Short-staffed libraries forced to close their doors until 2022

No-go zone: the borough’s libraries won’t open again this year

Croydon’s libraries, already operating on much-reduced opening hours, will close their doors tonight and not re-open until Monday, January 3, at the earliest.

The closures leave students working towards exams in the New Year and other residents denied access to the reading areas and materials, or use of the library computers, for 12 days.

The council made the announcement on its website only yesterday.

“Croydon libraries will be closed from 24 December until 3 January,” it said.

“Our digital library will remain open with access to thousands of e-books, e-audio, digital magazines, newspapers and comics, online reference databases and more.” But tough luck if you don’t have easy access to a broadband connection, tablet or laptop.

“I cannot believe this. You could not make it up,” said one loyal reader who depends on their local library for internet access.

“What about the kids studying and people needing to use the computers? Surely the last two years showed the importance of libraries?”

A Fisher’sFolly source said, “You understand that the library staff, who have been in fear of losing their jobs altogether, deserve and need some family time, especially after all the work they have put in to make the libraries covid-safe.

“But this blanket closure across the borough shows quite how threadbare the libraries’ staffing has become: there’s not enough librarians to provide holiday cover any more.”

Following budget cuts and job losses caused by the council’s financial collapse last year, all of the borough’s libraries are already operating on much-reduced hours, many down to just three days per week.

Croydon Central Library, the largest in the borough, is normally open on Tuesdays, Wednesdays and Fridays for six hours (10am to 4pm), and for five hours (to 5pm) on Saturdays. On Mondays it provides a “select and collect” service only.

One A level student in Purley who contacted Inside Croydon said, “We don’t have internet access at home, and I have my mocks coming up in January. I was hoping to get some solid revision done in the library before the New Year, but now that won’t be possible.”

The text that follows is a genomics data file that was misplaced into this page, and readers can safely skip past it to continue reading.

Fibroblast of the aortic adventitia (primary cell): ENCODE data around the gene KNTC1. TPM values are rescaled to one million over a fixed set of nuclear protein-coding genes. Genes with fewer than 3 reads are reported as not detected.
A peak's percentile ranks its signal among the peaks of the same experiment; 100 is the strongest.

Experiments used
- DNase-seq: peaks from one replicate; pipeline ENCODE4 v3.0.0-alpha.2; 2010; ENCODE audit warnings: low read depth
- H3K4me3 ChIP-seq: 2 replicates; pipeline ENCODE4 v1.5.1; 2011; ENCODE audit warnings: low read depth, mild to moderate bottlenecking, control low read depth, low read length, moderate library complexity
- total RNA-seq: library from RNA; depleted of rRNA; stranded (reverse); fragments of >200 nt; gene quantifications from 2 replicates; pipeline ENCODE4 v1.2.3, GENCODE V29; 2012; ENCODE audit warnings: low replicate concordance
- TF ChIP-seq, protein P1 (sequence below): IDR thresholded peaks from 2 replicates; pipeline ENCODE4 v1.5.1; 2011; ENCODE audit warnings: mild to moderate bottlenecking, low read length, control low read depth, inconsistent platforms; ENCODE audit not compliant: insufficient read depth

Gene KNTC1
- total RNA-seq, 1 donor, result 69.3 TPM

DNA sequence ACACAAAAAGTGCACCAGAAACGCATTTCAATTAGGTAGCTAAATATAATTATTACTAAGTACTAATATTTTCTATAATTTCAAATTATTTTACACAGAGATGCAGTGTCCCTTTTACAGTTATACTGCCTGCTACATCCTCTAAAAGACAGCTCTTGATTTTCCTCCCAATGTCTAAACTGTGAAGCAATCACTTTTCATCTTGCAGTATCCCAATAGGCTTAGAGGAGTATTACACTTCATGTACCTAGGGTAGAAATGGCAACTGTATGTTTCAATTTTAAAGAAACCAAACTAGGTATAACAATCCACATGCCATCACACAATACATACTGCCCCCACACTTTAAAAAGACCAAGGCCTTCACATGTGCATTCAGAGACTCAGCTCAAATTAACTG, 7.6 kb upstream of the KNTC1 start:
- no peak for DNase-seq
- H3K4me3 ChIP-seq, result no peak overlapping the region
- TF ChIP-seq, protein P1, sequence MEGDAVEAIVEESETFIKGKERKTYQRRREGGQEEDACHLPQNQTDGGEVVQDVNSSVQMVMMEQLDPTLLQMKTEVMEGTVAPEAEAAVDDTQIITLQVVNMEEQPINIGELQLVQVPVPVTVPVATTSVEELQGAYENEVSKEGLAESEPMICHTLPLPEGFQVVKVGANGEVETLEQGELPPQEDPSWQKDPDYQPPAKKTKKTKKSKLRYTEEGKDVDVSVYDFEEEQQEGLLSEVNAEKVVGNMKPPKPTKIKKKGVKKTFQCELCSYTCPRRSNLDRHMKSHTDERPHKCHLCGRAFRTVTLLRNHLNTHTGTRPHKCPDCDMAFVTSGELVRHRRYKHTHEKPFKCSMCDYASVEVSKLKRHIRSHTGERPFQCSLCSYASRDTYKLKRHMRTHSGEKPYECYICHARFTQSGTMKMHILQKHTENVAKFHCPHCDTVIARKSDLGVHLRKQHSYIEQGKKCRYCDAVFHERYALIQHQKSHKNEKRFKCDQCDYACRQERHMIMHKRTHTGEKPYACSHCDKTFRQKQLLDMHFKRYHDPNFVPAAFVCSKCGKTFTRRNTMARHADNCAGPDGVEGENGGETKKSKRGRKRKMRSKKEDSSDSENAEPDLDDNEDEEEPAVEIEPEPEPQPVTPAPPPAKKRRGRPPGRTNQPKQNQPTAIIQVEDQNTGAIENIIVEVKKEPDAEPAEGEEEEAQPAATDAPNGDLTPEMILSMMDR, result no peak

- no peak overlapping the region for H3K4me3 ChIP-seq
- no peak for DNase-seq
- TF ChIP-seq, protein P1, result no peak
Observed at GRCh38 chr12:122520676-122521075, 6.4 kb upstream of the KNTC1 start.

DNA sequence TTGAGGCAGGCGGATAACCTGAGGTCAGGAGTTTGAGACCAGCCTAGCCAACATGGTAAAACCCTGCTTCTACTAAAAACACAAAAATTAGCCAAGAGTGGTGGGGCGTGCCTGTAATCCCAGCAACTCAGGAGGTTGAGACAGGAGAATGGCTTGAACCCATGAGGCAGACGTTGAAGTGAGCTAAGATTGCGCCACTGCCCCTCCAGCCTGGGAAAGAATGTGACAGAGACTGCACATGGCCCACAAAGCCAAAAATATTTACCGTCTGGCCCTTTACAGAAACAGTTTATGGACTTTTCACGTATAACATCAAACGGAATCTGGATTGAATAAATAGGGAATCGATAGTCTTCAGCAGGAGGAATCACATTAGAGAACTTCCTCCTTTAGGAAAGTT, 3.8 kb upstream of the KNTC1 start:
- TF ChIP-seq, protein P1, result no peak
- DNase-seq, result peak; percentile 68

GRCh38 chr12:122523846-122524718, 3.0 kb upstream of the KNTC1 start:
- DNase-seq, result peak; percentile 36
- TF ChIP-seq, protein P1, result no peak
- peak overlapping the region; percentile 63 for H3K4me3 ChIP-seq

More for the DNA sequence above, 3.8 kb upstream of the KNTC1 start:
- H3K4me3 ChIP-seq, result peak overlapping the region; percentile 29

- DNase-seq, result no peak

Other council services will not be closed throughout the week following Christmas, although the council appears to have designated tomorrow, Christmas Eve, as an additional bank holiday, when its contact centre and under-staffed phone lines at Fisher’s Folly will be closed.

The council’s announcement said, “Access Croydon and the council’s contact centre will be closed from Christmas Eve and reopen 29 December. Residents who need support while self-isolating during this period should complete our covid-19 contact form. The council website has emergency contact details for all our services if you need them during the holiday period.”

The Family Justice Centre, for victims of domestic abuse, will be closed from December 24 to 29. For more details call 020 8688 0100 or visit its website.

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News, views and analysis about the people of Croydon, their lives and political times in the diverse and most-populated borough in London. Based in Croydon and edited by Steven Downes. To contact us, please email inside.croydon@btinternet.com
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3 Responses to Short-staffed libraries forced to close their doors until 2022

  1. Dave West says:

    Not sure we’ll notice in Shirley. They tried to close it and failed so we just get a few hours on Monday and Tuesday (if we’re lucky and there isn’t an issue with the fire alarm); opening too late to catch before work and closing too early after work with a break for lunch to screw anyone who might be able to get there in their lunch hour.

    Have library staff really been working so much harder to make things COVID safe than all the other public facing services? So much so that they need to shut down?

    • Interesting observation, Dave. Be interested in a more detailed assessment of the library’s usability and convenience.

      Could it all be a cynical attempt to manipulate the user figures, diminish the volume of library use and so justify closure so that the site can be flogged off, as Ollie “Shit Show” Lewis has already tried twice before?

      • Dave West says:

        The thought had occurred to me. No one uses it so we’ll close it – ignoring the fact that it’s rarely open, and then only at times when the working population would struggle to get there. So then you just publish raw usage figures with no context to prove your case.

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